Chapter 4. Data

This chapter provides an overview of the different datasets used in the analysis.


This chapter lists and briefly summarises the datasets that were available for the analysis. The model is flexible to incorporate data sources at different levels of granularity.

The full Slovenian vehicle registration dataset is available from the Ministry of Public Administration of the Republic of Slovenia on the OPSI web portal (Ministry of Public Administration of Slovenia, 2017[1]). The present analysis uses the 2017 version of the data, which gives an overview of the entire Slovenian vehicle stock for that year. The data provides detailed information on different vehicle characteristics, such as vehicle category and age, technology, size, fuel-efficiency and EURO class. All 1.2 million passenger cars registered in Slovenia in 2017 are represented.

The vehicle registry shows that in 2017, 52% of passenger cars run on gasoline, while 48% run on diesel. Alternative fuel vehicles were only marginally present (0.2%). In terms of age, 22% of all registered passenger cars were younger than five years and 22% older than 15 years. In 2017, 33 585 trucks heavier than 3.5 tonnes were registered in Slovenia. More than 99% of these trucks were diesel fuelled.

The Statistical Office of the Republic of Slovenia (SURS), provided statistics on driving patterns in Slovenia, comprising the number of vehicle-kilometres driven per vehicle and fuel type, by location and by the country of registration (Statistical Office of Slovenia, 2018[2]).

The Jozef Stefan Institute provided estimates from Slovenia’s national energy model in the transport sector up to the year 2035.

Anonymised data on tax revenues collected at vehicle registration in 2017 were obtained from the Financial Administration Office of the Republic of Slovenia (Financial Administration Office of Slovenia, 2017[3]). The dataset indicates – per vehicle registered in 2017 – the size of the tax base (i.e., sales price), the tax rate as well as the amount of the tax payable. Available vehicle characteristics included vehicle and fuel type, CO2 emissions and EURO class as well as engine power.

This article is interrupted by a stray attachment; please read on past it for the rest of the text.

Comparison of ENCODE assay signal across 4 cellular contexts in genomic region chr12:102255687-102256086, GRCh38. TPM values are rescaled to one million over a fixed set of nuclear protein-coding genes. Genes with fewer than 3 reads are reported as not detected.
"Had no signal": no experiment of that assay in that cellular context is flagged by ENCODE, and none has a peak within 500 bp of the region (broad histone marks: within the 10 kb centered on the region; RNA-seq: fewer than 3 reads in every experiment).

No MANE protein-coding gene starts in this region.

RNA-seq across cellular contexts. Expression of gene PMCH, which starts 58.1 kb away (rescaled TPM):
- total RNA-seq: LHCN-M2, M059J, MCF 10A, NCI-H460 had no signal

Finally, the Ministry of Finance of the Republic of Slovenia provided information on energy purchases in Slovenia and the associated excise and carbon tax revenues based on information from the Financial Administration of the Republic of Slovenia (Ministry of Finance of Slovenia, 2018[4]). In 2016, an amount of 0.6 billion litres of gasoline and 1.6 billion litres of diesel used in road transport were taxed. In 2016, truck drivers claimed tax refunds for commercial diesel on 32% of all diesel purchases. The main part of these refunds reached Slovenian nationals (74%), with Romania, Hungary and Slovakia being the largest foreign beneficiary countries.


[3] Financial Administration Office of Slovenia (2017), Motor Vehicle Tax Revenue 2017 (database).

[4] Ministry of Finance of Slovenia (2018), Revenues from excise duties and carbon tax 2008-2017 (database).

[1] Ministry of Public Administration of Slovenia (2017), Vehicle registration records 2017 (database),

[2] Statistical Office of Slovenia (2018), Vehicle-kilometres Slovenia 2015-2016 – provisional data,

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